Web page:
Posted by: Kirsten | Saturday, 5 January 2008

Geology and Erosion, One Step at a Time

This week, as I was reviewing all my fotos from 2007, I rediscovered something from my summer trip to England’s Yorkshire Dales National Park that really impressed me.  It was very subtle — something that perhaps some folks might not notice, but I thought it was an ingenious technique to teach people about what they were seeing in the Aysgarth Falls area of the park. 

You walk down this picture-perfect staircase toward an idyllic waterfall scene. When there’s not a lot of people around (and I did have times where I had the place to myself) it was just wonderful.  You could even go past the railing and explore the river’s edge, walking out on the flat rocks, hopping over erosional puddles, and avoiding the slippery spots and mud flats here and there.  Then, after enjoying the scenery on whatever level works for you, whether skipping stones, watching for birds, practicing your yoga, or taking lots of fotos, you eventually gotta leave, right?  As you’re walking back up those stairs, perhaps you look down as you ascend toward the main trail, carefully watching your step.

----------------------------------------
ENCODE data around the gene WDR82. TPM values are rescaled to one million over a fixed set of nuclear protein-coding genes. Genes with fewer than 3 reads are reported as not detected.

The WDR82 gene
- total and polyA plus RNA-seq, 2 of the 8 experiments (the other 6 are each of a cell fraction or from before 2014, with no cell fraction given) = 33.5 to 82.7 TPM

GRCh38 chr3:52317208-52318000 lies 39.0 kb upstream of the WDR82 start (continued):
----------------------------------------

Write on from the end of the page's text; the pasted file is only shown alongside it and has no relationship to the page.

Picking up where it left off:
Hmm.  There are words engraved into the stone steps…  I don’t know if you can read them in the foto I’ve supplied below (click for a larger view), so in case you can’t — here’s what it says.  On each step’s side face, it says “HARD LIMESTONE” and on the top face it says “SOFT SHALE”.

Now most people might just shrug and keep on climbing.  But I thought this was a really smart way to educate the public on what they had just seen.  Four simple words explained it all.  The harder limestone did a better job of resisting erosion from the river while the softer shale did not, which explains the stair-step effect the river had on these alternating rock layers and the resulting waterfalls.

Not only did it convey the message simply and effectively, it’s also vandalism-proof.  How many out-of-date, defaced, destroyed, or missing National Park interpretive signs have you seen in your travels?  I see them everywhere I go, and it’s a crying shame that our fellow Americans and visiting foreigners don’t take better care of these special places. 

Aysgarth Falls Staircase -- Foto by Jon T. MerrymanSo, here’s to hoping the U.S. National Park Service can learn a little from the great, great ideas of other parks throughout the world. It might cost a bit more for this type of signage, but it will still be there the day my great-great-grandkids visit this park.

Parke Diem!
— Jon

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